"There is no question that MacMillan has written a book of considerable importance, one from which British and American historians alike will benefit." -Eliga H. Gould, University of New Hampshire, American Historical Review
"The result is a tightly focused and clearly argued exploration of the early English legal justifications for why England, rather than Spain, France, or anyone else, had the right to claim the parts of North America that would become English colonies.
"...excellent book....ambitious comparative analysis....clear and compelling manner in which MacMillan links the Crown's methods of asserting possession and sovereignty in America to the broader issue of the legal status of the colonies vis-'a-vis England....For acquainting us with this all-important imperial actor and the Roman law that it wielded with such confidence, we are indebted to MacMillan and his fine book."
"Ken MacMillan has effectively pulled aside Strabo's cloack, and given us a vastly rich and promising route into the British Atlantic World."
"MacMillan's book is well-written and convincing[...]impressive debut book." Daniel Woolf, The International History Review
"MacMillan's considerable achievement[...]is to explain the expressive logic[...]of English soverign possession in the New World."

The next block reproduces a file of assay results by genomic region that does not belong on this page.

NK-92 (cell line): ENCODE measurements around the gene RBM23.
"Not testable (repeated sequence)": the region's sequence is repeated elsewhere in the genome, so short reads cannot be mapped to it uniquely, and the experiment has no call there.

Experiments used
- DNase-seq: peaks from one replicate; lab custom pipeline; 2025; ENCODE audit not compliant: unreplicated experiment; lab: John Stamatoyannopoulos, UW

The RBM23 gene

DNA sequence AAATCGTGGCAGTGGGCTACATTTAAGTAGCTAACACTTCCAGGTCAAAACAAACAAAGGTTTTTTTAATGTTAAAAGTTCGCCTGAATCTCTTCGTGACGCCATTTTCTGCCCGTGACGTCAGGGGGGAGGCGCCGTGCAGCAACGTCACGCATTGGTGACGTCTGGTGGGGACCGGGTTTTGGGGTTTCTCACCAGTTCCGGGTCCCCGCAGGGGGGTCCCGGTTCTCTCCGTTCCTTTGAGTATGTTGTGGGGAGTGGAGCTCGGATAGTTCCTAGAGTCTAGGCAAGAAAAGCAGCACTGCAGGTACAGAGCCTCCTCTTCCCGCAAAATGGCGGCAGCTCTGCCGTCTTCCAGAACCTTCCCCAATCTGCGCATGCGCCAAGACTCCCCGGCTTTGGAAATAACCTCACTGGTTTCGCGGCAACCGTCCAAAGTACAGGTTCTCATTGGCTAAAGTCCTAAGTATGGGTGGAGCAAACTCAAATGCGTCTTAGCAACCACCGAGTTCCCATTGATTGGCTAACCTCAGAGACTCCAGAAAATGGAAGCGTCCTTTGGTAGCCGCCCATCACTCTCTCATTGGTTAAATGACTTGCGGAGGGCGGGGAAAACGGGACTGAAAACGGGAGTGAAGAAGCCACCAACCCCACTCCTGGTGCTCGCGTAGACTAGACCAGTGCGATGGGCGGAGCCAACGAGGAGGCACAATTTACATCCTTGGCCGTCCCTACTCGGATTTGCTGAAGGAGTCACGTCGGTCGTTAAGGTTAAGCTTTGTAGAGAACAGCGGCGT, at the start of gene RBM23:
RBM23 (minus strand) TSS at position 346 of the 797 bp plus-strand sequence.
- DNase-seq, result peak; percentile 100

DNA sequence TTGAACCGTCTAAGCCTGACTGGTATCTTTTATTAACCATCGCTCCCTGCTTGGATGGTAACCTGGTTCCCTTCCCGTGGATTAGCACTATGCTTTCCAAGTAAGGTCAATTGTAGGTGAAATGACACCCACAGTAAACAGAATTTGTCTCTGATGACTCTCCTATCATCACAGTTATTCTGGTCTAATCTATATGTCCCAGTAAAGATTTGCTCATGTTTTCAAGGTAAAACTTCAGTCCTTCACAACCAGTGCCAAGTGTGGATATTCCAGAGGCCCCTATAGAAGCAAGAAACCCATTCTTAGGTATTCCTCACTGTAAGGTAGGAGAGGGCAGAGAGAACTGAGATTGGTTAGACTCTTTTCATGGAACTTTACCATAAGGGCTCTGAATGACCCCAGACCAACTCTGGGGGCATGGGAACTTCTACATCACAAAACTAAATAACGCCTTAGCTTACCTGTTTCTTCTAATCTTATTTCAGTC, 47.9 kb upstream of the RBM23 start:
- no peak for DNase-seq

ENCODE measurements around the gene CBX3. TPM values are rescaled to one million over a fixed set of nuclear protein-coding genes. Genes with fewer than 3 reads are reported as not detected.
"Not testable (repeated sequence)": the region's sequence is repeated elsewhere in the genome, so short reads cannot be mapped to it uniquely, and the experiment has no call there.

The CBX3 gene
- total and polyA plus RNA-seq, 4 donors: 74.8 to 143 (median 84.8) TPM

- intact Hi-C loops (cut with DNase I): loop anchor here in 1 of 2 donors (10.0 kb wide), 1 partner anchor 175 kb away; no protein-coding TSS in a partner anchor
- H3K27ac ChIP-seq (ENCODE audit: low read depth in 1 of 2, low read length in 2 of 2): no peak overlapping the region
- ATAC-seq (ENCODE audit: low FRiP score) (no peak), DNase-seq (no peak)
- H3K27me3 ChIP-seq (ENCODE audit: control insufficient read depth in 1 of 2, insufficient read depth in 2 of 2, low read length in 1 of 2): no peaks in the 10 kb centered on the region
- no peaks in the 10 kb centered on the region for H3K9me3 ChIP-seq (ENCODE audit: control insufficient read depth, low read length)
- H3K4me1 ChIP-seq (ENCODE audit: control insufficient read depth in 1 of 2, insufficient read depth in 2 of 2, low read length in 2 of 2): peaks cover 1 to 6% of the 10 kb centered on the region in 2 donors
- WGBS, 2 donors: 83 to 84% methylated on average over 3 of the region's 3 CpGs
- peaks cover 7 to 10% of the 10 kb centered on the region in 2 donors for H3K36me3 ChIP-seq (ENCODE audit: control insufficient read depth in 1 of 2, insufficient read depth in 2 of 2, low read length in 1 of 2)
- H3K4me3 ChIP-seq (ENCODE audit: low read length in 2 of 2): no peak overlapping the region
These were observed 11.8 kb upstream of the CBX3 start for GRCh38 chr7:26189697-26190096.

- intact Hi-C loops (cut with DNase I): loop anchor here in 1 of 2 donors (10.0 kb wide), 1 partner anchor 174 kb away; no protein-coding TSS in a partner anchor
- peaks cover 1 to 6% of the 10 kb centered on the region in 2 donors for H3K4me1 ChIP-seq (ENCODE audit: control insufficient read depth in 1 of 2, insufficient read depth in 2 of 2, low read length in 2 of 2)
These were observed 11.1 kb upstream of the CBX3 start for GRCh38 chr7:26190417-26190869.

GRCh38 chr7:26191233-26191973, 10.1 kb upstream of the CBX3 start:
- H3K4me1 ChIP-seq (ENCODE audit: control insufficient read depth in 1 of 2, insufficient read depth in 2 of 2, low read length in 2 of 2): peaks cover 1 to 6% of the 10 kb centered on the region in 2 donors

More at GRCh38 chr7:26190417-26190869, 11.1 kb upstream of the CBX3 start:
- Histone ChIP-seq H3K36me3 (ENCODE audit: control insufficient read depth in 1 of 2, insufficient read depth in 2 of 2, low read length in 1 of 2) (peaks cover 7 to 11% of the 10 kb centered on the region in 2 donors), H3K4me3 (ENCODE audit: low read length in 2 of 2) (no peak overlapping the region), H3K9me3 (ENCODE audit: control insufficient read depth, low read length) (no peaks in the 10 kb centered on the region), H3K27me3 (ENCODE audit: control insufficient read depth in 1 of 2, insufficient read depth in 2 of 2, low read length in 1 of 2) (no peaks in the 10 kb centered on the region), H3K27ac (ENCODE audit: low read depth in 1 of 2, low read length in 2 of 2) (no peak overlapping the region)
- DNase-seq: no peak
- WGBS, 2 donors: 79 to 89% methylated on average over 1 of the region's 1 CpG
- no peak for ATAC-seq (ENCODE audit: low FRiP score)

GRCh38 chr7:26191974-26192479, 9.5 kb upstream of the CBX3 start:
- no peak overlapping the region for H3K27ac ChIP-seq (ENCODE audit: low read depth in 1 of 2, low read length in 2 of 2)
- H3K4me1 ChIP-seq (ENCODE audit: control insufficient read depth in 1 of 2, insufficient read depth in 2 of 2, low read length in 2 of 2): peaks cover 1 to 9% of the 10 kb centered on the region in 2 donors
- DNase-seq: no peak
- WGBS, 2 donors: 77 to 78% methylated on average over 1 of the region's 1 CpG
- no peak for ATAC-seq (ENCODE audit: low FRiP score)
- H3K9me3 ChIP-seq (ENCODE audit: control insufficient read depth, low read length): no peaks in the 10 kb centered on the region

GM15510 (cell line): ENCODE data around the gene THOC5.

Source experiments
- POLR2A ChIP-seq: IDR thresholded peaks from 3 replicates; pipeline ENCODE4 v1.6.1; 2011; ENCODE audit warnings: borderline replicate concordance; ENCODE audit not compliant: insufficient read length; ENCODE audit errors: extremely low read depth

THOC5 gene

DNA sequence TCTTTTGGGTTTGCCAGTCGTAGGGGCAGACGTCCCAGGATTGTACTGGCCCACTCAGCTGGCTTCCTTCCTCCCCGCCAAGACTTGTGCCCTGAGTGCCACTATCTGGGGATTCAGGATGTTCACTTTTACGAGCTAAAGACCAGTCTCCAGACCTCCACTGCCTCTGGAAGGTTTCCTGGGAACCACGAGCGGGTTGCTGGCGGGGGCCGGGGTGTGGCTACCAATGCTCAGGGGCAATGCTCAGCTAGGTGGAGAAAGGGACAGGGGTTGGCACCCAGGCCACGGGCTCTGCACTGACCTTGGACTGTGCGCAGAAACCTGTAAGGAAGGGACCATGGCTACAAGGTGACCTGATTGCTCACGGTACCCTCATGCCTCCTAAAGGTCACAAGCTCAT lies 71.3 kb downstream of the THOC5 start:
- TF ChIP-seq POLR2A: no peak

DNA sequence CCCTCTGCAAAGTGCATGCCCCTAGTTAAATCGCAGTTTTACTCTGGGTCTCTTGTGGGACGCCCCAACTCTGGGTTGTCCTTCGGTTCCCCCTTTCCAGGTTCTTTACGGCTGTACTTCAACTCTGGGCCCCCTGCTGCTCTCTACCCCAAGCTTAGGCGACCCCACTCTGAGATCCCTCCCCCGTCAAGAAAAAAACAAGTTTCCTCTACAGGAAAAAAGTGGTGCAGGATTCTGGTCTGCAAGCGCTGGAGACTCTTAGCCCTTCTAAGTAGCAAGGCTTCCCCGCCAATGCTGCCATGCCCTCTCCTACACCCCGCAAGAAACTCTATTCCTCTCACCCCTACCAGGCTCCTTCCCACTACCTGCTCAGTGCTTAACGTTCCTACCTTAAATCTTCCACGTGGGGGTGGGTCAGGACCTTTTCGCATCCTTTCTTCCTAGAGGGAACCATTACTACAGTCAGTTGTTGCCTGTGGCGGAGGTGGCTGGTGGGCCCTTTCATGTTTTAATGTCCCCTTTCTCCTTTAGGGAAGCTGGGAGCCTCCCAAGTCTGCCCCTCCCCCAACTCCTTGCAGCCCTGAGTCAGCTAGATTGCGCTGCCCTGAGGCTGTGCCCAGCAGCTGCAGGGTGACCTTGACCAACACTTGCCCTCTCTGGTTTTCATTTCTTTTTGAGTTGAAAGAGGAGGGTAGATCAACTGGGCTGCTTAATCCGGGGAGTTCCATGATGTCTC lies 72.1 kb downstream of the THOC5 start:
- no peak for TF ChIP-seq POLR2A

"Ken MacMillan[...]offers several interesting arguments about the ways sovereignty was asserted by Elizabeth I, James I, Charles I and their subordinates." -James Muir, H-Law
"Ken MacMillan[...]offers several interesting arguments about the ways sovereignty was asserted by Elizabeth I, James I, Charles I and their subordinates."
"[...]this exhaustively researched and gracefully written monograph is important historiographically and substantively, and deserves a wide and critical readership."
"...excellent book....ambitious comparative analysis....clear and compelling manner in which MacMillan links the Crown's methods of asserting possession and sovereignty in America to the broader issue of the legal status of the colonies vis-'a-vis England....For acquainting us with this all-important imperial actor and the Roman law that it wielded with such confidence, we are indebted to MacMillan and his fine book." --Alexander Haskell, University of California, Riverside, William and Mary Quarterly